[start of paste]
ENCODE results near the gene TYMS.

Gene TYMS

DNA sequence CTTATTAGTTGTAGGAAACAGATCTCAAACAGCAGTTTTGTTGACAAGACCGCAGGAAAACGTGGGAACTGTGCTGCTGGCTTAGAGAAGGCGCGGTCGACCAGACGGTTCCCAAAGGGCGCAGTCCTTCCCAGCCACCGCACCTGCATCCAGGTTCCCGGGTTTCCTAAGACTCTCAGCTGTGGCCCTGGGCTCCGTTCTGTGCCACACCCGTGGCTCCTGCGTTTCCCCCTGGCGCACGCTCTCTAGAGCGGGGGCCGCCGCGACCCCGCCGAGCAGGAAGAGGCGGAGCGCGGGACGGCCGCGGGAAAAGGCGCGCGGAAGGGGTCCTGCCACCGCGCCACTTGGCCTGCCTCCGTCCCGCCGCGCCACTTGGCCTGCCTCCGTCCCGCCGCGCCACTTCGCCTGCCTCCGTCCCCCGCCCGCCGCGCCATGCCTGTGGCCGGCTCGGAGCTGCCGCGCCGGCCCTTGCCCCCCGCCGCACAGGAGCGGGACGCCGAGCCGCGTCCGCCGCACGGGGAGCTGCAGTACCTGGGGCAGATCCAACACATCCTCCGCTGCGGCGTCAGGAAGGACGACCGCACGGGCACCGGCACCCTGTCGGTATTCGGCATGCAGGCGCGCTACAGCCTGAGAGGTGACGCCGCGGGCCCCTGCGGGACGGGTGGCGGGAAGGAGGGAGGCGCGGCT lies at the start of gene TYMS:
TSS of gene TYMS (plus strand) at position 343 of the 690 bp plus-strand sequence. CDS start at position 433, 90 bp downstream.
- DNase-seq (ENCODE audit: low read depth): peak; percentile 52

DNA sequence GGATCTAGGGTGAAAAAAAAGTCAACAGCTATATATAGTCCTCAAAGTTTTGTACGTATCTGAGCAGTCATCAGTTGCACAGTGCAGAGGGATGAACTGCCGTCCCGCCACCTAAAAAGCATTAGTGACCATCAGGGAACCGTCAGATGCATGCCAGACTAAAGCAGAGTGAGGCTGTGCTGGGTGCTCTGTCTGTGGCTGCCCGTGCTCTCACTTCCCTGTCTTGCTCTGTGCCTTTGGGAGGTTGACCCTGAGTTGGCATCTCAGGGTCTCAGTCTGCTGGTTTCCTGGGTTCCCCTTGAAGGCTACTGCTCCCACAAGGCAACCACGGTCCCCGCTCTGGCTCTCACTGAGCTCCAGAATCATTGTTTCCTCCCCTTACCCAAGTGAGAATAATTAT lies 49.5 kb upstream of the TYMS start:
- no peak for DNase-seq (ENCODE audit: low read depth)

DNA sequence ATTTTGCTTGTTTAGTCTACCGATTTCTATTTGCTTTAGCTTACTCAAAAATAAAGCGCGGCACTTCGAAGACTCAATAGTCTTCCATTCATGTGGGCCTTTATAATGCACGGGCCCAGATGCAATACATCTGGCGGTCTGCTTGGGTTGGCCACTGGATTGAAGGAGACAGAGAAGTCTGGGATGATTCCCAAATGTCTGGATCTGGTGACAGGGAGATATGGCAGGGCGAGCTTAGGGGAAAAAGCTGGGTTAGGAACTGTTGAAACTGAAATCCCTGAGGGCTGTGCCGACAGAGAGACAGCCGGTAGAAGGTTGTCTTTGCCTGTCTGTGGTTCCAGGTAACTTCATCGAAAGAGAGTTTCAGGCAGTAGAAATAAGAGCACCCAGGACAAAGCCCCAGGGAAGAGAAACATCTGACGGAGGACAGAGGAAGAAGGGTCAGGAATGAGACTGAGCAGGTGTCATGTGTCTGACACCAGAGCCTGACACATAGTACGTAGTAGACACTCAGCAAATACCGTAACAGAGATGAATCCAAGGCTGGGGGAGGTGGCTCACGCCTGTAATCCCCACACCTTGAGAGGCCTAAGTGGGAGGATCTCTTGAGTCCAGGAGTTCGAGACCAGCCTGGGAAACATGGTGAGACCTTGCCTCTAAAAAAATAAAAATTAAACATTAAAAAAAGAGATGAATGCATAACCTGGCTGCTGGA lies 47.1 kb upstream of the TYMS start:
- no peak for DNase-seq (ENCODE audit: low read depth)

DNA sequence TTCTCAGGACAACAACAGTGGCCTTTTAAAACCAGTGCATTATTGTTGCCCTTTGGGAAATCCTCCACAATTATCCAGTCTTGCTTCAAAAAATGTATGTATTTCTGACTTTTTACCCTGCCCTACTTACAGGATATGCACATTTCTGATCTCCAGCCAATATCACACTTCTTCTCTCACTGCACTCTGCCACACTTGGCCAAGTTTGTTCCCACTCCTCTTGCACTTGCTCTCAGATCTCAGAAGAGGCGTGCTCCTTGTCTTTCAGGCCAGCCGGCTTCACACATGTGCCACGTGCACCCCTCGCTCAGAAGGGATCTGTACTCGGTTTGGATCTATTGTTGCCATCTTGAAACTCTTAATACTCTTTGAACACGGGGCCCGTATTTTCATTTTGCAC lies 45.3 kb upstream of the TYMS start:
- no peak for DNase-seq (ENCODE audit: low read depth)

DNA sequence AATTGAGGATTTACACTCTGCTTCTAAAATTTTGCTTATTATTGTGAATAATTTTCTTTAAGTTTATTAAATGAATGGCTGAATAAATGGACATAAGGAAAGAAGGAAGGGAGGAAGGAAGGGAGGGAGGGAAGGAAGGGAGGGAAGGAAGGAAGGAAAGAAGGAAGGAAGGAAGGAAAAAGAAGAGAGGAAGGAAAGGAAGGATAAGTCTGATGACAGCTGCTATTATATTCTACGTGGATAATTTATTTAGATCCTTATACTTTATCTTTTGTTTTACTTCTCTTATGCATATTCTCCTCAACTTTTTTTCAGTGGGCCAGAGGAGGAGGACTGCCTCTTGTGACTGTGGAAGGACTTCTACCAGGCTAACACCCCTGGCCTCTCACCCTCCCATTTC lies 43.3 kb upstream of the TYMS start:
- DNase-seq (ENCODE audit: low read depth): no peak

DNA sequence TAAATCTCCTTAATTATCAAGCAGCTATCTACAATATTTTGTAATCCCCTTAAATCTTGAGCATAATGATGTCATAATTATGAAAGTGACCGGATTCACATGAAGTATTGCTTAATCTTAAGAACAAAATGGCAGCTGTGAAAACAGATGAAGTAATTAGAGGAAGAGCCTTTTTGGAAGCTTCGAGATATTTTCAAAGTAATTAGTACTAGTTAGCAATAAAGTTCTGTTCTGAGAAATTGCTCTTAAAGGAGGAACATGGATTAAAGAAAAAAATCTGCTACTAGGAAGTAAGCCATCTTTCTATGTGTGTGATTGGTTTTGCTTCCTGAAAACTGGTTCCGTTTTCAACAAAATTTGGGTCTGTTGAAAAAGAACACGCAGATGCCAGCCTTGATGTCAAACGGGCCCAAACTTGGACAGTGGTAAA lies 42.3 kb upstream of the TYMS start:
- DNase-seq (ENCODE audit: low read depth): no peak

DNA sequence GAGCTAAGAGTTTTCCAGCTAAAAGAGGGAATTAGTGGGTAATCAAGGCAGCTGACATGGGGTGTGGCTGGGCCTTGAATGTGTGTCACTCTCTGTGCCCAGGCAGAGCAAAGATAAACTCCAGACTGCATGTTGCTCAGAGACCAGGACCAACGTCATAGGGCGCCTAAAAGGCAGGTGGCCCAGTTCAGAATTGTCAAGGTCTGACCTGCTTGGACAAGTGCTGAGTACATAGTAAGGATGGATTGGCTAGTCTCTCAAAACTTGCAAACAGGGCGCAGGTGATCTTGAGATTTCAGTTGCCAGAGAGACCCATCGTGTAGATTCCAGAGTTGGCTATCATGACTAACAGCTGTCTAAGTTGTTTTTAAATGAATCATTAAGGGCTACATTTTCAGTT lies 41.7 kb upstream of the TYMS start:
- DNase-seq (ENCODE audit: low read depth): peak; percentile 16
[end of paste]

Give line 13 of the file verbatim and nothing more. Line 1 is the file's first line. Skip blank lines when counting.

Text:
- DNase-seq (ENCODE audit: low read depth): no peak